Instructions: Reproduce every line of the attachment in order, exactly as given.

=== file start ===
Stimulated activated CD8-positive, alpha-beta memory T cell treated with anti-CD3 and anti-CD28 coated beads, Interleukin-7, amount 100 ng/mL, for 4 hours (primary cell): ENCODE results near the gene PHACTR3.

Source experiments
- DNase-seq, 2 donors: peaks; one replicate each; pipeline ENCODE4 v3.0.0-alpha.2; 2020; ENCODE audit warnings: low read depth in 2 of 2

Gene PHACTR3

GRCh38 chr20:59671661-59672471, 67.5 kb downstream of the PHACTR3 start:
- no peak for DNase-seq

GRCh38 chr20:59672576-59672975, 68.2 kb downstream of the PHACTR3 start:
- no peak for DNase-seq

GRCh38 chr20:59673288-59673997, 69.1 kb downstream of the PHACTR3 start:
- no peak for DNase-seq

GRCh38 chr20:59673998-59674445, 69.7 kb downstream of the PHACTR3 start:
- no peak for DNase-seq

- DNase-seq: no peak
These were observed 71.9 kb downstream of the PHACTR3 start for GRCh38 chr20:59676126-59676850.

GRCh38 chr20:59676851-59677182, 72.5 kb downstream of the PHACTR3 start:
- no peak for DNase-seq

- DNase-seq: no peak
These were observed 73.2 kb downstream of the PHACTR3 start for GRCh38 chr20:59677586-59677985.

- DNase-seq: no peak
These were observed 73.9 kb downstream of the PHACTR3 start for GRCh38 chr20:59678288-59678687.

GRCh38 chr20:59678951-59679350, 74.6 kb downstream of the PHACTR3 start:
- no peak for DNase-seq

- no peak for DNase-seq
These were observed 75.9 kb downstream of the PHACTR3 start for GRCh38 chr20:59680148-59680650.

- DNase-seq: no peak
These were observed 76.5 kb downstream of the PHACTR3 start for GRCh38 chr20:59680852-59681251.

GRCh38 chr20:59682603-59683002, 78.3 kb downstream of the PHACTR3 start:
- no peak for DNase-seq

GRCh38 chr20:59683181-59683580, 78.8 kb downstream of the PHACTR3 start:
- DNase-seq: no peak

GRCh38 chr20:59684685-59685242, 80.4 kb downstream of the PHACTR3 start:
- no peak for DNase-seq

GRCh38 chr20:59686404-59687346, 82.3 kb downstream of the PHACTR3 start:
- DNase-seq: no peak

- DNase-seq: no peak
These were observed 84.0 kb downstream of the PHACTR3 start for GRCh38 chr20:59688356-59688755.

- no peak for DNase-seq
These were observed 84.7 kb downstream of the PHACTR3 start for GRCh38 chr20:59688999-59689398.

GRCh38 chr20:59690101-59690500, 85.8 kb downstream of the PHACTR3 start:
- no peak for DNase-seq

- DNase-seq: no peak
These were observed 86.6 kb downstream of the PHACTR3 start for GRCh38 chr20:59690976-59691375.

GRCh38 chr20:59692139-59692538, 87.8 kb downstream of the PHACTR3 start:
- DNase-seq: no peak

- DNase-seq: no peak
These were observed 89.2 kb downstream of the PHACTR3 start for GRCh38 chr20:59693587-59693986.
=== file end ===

Stimulated activated CD8-positive, alpha-beta memory T cell treated with anti-CD3 and anti-CD28 coated beads, Interleukin-7, amount 100 ng/mL, for 4 hours (primary cell): ENCODE results near the gene PHACTR3.

Source experiments
- DNase-seq, 2 donors: peaks; one replicate each; pipeline ENCODE4 v3.0.0-alpha.2; 2020; ENCODE audit warnings: low read depth in 2 of 2

Gene PHACTR3

GRCh38 chr20:59671661-59672471, 67.5 kb downstream of the PHACTR3 start:
- no peak for DNase-seq

GRCh38 chr20:59672576-59672975, 68.2 kb downstream of the PHACTR3 start:
- no peak for DNase-seq

GRCh38 chr20:59673288-59673997, 69.1 kb downstream of the PHACTR3 start:
- no peak for DNase-seq

GRCh38 chr20:59673998-59674445, 69.7 kb downstream of the PHACTR3 start:
- no peak for DNase-seq

- DNase-seq: no peak
These were observed 71.9 kb downstream of the PHACTR3 start for GRCh38 chr20:59676126-59676850.

GRCh38 chr20:59676851-59677182, 72.5 kb downstream of the PHACTR3 start:
- no peak for DNase-seq

- DNase-seq: no peak
These were observed 73.2 kb downstream of the PHACTR3 start for GRCh38 chr20:59677586-59677985.

- DNase-seq: no peak
These were observed 73.9 kb downstream of the PHACTR3 start for GRCh38 chr20:59678288-59678687.

GRCh38 chr20:59678951-59679350, 74.6 kb downstream of the PHACTR3 start:
- no peak for DNase-seq

- no peak for DNase-seq
These were observed 75.9 kb downstream of the PHACTR3 start for GRCh38 chr20:59680148-59680650.

- DNase-seq: no peak
These were observed 76.5 kb downstream of the PHACTR3 start for GRCh38 chr20:59680852-59681251.

GRCh38 chr20:59682603-59683002, 78.3 kb downstream of the PHACTR3 start:
- no peak for DNase-seq

GRCh38 chr20:59683181-59683580, 78.8 kb downstream of the PHACTR3 start:
- DNase-seq: no peak

GRCh38 chr20:59684685-59685242, 80.4 kb downstream of the PHACTR3 start:
- no peak for DNase-seq

GRCh38 chr20:59686404-59687346, 82.3 kb downstream of the PHACTR3 start:
- DNase-seq: no peak

- DNase-seq: no peak
These were observed 84.0 kb downstream of the PHACTR3 start for GRCh38 chr20:59688356-59688755.

- no peak for DNase-seq
These were observed 84.7 kb downstream of the PHACTR3 start for GRCh38 chr20:59688999-59689398.

GRCh38 chr20:59690101-59690500, 85.8 kb downstream of the PHACTR3 start:
- no peak for DNase-seq

- DNase-seq: no peak
These were observed 86.6 kb downstream of the PHACTR3 start for GRCh38 chr20:59690976-59691375.

GRCh38 chr20:59692139-59692538, 87.8 kb downstream of the PHACTR3 start:
- DNase-seq: no peak

- DNase-seq: no peak
These were observed 89.2 kb downstream of the PHACTR3 start for GRCh38 chr20:59693587-59693986.